Mahito Maki awakens alone in his bedroom to the sound of banging on the window. Expecting peaceful bedrest after a self-inflicted wound, Mahito is expressly annoyed at the disturbance. But the large grey heron responsible for the banging will not be ignored: it’s time for Mahito to get up and face the fantastical journey that awaits.
Hayao Miyazaki, the legendary Japanese animator who announced his retirement in 2013, has felt the call of the heron, too.
This is not the first time he’s ‘retired’ – he tried to do so in 1997 after releasing the environmentalist Edo-period epic Princess Mononoke, then again after children’s fantasy Spirited Away won him an Oscar, and most recently after releasing his “final” film, The Wind Rises.
Studio Ghibli, his production company, has now decidedly refrained from calling The Boy and The Heron his ‘final’ film – for Miyazaki is a force that cannot be stopped. His passion for art and lust for life still drive him in such an intense way that everyone knows better than to put the final point on it.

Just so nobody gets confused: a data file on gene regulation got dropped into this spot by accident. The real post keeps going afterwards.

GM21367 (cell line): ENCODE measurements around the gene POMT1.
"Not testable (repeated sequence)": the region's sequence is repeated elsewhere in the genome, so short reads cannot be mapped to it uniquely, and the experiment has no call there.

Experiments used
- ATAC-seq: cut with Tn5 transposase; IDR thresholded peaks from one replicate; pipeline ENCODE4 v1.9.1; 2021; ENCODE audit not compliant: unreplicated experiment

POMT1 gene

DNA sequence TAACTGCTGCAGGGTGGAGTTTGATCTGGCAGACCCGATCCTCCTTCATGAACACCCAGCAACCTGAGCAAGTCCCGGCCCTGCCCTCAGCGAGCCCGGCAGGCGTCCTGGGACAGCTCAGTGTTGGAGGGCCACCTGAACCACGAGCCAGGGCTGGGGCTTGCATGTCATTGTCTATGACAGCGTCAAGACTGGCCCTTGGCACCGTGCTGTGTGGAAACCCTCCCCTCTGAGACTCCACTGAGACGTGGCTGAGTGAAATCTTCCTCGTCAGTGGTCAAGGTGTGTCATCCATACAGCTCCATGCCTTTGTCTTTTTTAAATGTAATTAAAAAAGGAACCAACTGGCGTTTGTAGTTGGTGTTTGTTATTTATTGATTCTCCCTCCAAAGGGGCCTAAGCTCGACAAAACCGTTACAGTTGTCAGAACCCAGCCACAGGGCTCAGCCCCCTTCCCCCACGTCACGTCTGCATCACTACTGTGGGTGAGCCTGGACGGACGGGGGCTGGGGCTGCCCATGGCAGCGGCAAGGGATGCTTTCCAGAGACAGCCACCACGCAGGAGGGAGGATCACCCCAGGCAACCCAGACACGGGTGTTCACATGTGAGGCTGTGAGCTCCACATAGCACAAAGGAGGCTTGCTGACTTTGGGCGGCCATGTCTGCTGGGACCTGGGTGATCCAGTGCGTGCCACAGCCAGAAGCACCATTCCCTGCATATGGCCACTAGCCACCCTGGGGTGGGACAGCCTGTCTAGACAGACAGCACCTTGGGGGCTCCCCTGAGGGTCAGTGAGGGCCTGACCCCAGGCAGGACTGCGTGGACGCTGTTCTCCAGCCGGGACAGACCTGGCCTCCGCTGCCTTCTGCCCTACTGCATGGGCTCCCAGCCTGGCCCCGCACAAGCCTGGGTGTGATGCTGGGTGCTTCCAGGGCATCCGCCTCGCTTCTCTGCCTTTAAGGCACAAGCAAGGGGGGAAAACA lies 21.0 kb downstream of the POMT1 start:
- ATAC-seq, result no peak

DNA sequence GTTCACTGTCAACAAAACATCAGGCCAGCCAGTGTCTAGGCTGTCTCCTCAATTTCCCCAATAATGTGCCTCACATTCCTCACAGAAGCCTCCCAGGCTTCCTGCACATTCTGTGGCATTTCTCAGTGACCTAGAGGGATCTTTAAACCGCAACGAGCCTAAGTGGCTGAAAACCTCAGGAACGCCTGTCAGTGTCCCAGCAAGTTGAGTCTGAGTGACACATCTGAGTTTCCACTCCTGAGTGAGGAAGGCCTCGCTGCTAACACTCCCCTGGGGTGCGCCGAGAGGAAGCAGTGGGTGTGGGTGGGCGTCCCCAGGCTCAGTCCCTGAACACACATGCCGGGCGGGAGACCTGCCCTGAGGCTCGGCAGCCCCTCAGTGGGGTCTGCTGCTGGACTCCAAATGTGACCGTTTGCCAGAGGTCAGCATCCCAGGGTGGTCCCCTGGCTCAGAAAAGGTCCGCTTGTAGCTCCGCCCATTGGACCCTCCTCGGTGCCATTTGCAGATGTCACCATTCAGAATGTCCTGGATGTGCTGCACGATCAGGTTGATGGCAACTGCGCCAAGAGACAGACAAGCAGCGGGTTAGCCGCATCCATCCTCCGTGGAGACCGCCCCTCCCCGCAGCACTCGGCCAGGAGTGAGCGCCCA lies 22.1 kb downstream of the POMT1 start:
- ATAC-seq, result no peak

And how lucky are we, that such a master of the animated craft continues to bring us films that delight, that make our minds burst with curiosity and our hearts sing with an optimism that can combat the worst of the world, even if only for two hours?
A small note first: the version of the film I saw was dubbed by the English speaking cast, and was shown at a Hoyts media preview that played it on too-small a screen, so a portion of the frame’s top and bottom was always cut off. The English dub was great, the incorrect aspect ratio not so much. I won’t take that into account in my overall review, though.
An autobiography with talking animals
Set during the Pacific War, The Boy and The Heron is an autobiographical tale of sorts, but with more wizards, floating puffball creatures, and a colony of very hungry parakeets. What else could we expect from the man who brought us Totoro, Porco Rosso, and Howl’s Moving Castle? Miyazaki’s childlike whimsy is on full display here, though it is laden with much more serious undertones that come with the territory of talking about war, childhood trauma, and the loss of a parent.